Why is the Dirac delta “function” often presented as the limit of a Gaussian with a fraction in the exponent?

I often see the Dirac delta function defined as $$\delta(x)=\lim_{a \to 0}\frac{1}{a \sqrt{\pi}}e^{-x^2/a^2}$$ Yet this is clearly equivalent to $$\delta(x)=\lim_{b \to \infty}\frac{b}{\sqrt{\pi}}e^{-b^2x^2}$$ and you might say that it's a bit neater, getting rid of the division in the exponent.

Why is the first definition so commonly used?

• When go to actually evaluate the second limit (for $x\neq0$ of course) you find that it is an indeterminate form of the kind $\infty\cdot0$, whereas the first limit is of the kind $\frac{0}{0}$. In order to apply L'Hopital's Rule to evaluate the second limit, we would first have transform it back to the first expression anyway. As such, I would regard the first limit representation as the "neater" of the two, despite the use of division in the expression. – David H Apr 21 '15 at 5:55
• This is a question of dimensions. You can only plug to the exp a dimensionless quantity. So on original definition, $a$ and $x$ are of the same dimension, say meters. And they have real physical meanings in most applications. On the other hand, the result is a density which is natural to measure in 1/meter(s) when $x$ is in meters. But your $b$ has no simple physical meaning. – Alexandre Eremenko Apr 21 '15 at 21:22
• How is this a historical question? – hjhjhj57 Apr 23 '15 at 3:08

Paul Dirac was a physicist and I think it's in that regard that a division in the exponent seems much more interesting and common than a product, because it is easier to assign a physical interpretation: $a$ can have the same dimension as $x$ which allows you to give $a$ a significance - for example the width of a potential well which area is constant.
Perhaps people are following the Wikipedia, but this form is by no means exclusive, here the one you prefer is used instead. If there is a physically canonical one it is $\delta(x)=\lim_{\sigma \to 0}\frac{1}{\sigma\sqrt{2\pi}}e^{-x^2/2\sigma^2}$, which contains the Gaussian distribution density with the standard deviation $\sigma$, see here, or a version with the Planck constant in it. Other characteristics of the distribution, like entropy for example, are traditionally expressed in terms of $\sigma$ as well, making this form most convenient for look ups.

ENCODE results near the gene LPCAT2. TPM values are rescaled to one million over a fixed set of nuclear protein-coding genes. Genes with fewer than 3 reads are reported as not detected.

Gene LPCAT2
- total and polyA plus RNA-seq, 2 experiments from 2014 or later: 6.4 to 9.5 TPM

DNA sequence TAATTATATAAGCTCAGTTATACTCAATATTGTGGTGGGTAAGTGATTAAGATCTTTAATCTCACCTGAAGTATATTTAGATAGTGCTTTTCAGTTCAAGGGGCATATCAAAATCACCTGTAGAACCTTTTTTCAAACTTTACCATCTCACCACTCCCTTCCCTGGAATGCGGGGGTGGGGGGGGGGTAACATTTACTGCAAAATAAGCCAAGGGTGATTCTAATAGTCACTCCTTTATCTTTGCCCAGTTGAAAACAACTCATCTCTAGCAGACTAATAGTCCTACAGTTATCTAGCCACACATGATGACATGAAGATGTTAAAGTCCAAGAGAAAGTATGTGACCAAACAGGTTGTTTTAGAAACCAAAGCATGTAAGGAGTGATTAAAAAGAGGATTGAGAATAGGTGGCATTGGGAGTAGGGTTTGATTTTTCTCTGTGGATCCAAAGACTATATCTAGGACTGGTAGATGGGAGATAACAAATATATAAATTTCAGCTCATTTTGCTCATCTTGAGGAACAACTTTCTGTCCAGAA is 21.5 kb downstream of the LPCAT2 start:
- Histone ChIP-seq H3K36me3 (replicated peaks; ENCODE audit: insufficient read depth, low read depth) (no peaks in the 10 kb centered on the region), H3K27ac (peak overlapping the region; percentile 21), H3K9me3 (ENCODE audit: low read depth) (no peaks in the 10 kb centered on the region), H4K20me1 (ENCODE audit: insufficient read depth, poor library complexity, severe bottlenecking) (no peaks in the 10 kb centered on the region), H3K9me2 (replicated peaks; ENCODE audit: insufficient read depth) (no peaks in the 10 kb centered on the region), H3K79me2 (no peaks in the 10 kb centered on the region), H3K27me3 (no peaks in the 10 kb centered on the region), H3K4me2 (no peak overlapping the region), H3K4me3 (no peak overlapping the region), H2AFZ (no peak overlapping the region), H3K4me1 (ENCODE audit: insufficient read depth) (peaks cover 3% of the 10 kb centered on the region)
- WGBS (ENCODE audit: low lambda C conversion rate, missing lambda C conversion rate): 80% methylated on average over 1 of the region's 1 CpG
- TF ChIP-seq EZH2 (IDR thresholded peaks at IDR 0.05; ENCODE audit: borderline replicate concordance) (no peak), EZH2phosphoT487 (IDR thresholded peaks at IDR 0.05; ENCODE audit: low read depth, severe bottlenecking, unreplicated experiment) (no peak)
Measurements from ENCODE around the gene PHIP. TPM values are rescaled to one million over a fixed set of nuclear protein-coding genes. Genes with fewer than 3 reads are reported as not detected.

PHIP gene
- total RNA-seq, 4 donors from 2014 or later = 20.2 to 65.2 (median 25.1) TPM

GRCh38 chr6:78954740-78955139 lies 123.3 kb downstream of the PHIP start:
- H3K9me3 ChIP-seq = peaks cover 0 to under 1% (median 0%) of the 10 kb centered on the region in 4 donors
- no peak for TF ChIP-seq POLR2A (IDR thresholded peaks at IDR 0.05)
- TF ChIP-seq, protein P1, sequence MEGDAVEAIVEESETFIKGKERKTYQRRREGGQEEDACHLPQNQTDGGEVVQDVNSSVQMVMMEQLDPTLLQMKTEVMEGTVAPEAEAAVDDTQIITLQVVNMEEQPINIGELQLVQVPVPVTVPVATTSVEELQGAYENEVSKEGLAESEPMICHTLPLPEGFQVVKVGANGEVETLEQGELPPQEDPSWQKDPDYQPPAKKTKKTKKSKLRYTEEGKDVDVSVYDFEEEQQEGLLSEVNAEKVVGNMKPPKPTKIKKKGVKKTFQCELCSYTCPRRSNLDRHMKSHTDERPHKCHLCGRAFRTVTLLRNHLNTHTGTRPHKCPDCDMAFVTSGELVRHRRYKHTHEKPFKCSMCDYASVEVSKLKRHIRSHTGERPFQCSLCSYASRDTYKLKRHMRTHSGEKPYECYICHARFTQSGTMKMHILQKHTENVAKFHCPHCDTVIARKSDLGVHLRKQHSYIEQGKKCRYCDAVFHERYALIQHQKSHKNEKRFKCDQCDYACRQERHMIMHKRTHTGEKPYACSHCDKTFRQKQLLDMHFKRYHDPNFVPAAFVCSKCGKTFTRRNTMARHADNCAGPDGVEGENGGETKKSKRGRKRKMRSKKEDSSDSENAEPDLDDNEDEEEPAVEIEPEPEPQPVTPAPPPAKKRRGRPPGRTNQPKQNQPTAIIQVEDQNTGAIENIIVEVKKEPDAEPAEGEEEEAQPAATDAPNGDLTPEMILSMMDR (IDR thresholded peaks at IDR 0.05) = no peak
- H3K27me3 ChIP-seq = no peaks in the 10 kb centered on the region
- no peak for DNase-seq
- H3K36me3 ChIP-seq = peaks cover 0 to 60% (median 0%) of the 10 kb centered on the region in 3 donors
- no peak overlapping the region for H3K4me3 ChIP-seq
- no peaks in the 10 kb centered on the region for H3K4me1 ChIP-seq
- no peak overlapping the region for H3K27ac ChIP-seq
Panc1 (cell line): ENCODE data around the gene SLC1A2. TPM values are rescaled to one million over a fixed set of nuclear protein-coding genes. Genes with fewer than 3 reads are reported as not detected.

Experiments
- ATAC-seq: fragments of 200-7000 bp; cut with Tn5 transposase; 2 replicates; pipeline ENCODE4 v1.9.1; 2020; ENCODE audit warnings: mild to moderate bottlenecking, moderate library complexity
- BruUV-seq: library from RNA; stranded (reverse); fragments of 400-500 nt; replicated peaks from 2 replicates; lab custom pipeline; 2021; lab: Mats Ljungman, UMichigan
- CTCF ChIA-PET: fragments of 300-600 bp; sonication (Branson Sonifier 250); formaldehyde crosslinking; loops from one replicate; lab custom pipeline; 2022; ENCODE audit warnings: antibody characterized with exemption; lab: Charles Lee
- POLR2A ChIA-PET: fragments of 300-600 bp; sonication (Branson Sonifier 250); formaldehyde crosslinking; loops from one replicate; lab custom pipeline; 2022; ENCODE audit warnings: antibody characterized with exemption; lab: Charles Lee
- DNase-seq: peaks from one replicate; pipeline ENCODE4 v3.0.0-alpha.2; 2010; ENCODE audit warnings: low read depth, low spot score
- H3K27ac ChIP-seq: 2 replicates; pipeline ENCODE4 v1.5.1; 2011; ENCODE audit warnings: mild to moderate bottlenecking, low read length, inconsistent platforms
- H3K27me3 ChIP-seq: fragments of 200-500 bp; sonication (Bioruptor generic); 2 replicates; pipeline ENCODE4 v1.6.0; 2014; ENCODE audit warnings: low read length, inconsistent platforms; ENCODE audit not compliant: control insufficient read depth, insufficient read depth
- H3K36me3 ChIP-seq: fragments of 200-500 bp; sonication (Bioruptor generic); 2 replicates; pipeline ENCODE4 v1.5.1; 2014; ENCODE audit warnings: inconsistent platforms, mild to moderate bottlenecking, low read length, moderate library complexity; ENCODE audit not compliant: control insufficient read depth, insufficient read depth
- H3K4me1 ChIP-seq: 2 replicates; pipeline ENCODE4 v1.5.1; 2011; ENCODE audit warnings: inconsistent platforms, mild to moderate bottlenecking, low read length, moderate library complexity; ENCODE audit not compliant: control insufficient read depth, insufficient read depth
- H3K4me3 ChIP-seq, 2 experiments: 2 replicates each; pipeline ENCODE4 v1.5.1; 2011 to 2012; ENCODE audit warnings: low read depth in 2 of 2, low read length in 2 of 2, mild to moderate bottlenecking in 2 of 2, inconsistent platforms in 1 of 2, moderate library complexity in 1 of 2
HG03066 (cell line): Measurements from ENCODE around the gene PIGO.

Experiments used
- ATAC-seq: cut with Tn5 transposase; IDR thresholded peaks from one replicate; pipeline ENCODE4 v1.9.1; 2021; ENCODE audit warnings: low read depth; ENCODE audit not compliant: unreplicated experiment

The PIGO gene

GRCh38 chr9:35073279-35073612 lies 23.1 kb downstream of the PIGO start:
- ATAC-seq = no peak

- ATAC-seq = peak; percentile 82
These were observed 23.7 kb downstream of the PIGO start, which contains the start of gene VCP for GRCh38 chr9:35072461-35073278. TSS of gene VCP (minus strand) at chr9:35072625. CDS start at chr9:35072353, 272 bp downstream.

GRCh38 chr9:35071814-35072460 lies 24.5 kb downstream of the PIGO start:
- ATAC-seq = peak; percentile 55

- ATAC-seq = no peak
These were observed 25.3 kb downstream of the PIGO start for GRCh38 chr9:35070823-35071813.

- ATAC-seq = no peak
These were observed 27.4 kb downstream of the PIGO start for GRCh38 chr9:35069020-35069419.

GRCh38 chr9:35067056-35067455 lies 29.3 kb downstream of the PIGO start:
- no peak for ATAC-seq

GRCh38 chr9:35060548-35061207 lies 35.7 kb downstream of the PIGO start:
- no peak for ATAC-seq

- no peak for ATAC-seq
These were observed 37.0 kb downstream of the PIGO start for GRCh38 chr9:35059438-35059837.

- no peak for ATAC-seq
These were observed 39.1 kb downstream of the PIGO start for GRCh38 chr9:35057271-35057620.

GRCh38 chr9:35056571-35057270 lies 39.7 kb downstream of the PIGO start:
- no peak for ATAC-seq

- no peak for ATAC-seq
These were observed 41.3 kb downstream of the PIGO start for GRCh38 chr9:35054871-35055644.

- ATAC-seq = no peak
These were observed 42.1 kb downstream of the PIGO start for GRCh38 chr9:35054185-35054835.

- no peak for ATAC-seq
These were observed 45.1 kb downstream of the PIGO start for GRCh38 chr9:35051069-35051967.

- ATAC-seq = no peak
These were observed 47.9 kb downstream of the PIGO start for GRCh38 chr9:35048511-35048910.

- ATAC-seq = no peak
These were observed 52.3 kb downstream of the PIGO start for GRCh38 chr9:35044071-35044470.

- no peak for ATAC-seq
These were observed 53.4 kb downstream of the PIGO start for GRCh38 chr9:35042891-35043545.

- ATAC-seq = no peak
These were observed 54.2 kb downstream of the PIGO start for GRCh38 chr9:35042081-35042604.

In quantum mechanics the Gaussian distribution represents a localized "wave packet" with "characteristic width" $\sigma$, so the limit is a transition to the complete localization of the packet in the "position space". Gaussian wave packets are often used as "typical" in heuristic quantum mechanical calculations, and the ground state of the quantum oscillator happens to be of this form. The Heisenberg uncertainty principle is also usually expressed in terms of standard deviations, $\sigma_x\sigma_p\geq1/2$ (setting the Planck constant to $1$), where $\sigma_x$, $\sigma_p$ are the standard deviations of a wave function and its Fourier transform, which represents the wave function in the "momentum space".
So the $\sigma$ version is most natural from Dirac's point of view, my guess is that rescaling to $a=\sigma\sqrt{2}$ is done by industrious mathematicians, who are less interested in physical meanings. But reversing to $1/a$ is perhaps a step too far even for many of them.
Writing the density as $$x\mapsto \frac 1 {a\sqrt{2\pi}} e^{-x^2/(2a^2)}$$ is a natural way to do it since that makes $a$ the standard deviation of the distribution. If it is written as $$x\mapsto \frac 1 {a\sqrt{\pi}} e^{-x^2/a^2}$$ then $a$ is not the standard deviation but $a$ is still a scale parameter.